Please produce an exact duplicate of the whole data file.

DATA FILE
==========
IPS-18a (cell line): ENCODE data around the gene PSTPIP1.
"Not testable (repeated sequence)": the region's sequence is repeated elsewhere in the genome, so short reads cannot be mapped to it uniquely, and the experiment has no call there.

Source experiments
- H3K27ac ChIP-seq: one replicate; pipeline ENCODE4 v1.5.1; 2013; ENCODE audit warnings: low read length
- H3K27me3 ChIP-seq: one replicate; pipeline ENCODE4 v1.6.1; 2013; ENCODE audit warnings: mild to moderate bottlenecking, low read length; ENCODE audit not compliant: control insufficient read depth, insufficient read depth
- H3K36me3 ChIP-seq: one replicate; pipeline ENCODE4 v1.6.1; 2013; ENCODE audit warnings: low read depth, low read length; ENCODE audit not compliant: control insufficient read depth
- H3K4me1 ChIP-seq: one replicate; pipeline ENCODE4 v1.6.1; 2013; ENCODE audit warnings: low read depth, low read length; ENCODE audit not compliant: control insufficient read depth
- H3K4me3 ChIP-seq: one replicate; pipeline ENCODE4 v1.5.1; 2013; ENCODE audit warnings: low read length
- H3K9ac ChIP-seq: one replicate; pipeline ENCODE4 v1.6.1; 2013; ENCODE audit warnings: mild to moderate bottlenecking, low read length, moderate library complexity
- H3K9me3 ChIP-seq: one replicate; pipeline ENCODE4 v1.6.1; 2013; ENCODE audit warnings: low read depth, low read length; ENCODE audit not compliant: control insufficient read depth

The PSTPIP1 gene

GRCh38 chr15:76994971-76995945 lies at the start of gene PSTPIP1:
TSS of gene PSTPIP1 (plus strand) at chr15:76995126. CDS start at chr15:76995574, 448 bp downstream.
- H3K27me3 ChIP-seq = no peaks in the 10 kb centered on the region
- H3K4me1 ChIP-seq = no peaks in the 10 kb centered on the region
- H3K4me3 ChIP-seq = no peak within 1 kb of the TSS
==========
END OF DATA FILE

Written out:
IPS-18a (cell line): ENCODE data around the gene PSTPIP1.
"Not testable (repeated sequence)": the region's sequence is repeated elsewhere in the genome, so short reads cannot be mapped to it uniquely, and the experiment has no call there.

Source experiments
- H3K27ac ChIP-seq: one replicate; pipeline ENCODE4 v1.5.1; 2013; ENCODE audit warnings: low read length
- H3K27me3 ChIP-seq: one replicate; pipeline ENCODE4 v1.6.1; 2013; ENCODE audit warnings: mild to moderate bottlenecking, low read length; ENCODE audit not compliant: control insufficient read depth, insufficient read depth
- H3K36me3 ChIP-seq: one replicate; pipeline ENCODE4 v1.6.1; 2013; ENCODE audit warnings: low read depth, low read length; ENCODE audit not compliant: control insufficient read depth
- H3K4me1 ChIP-seq: one replicate; pipeline ENCODE4 v1.6.1; 2013; ENCODE audit warnings: low read depth, low read length; ENCODE audit not compliant: control insufficient read depth
- H3K4me3 ChIP-seq: one replicate; pipeline ENCODE4 v1.5.1; 2013; ENCODE audit warnings: low read length
- H3K9ac ChIP-seq: one replicate; pipeline ENCODE4 v1.6.1; 2013; ENCODE audit warnings: mild to moderate bottlenecking, low read length, moderate library complexity
- H3K9me3 ChIP-seq: one replicate; pipeline ENCODE4 v1.6.1; 2013; ENCODE audit warnings: low read depth, low read length; ENCODE audit not compliant: control insufficient read depth

The PSTPIP1 gene

GRCh38 chr15:76994971-76995945 lies at the start of gene PSTPIP1:
TSS of gene PSTPIP1 (plus strand) at chr15:76995126. CDS start at chr15:76995574, 448 bp downstream.
- H3K27me3 ChIP-seq = no peaks in the 10 kb centered on the region
- H3K4me1 ChIP-seq = no peaks in the 10 kb centered on the region
- H3K4me3 ChIP-seq = no peak within 1 kb of the TSS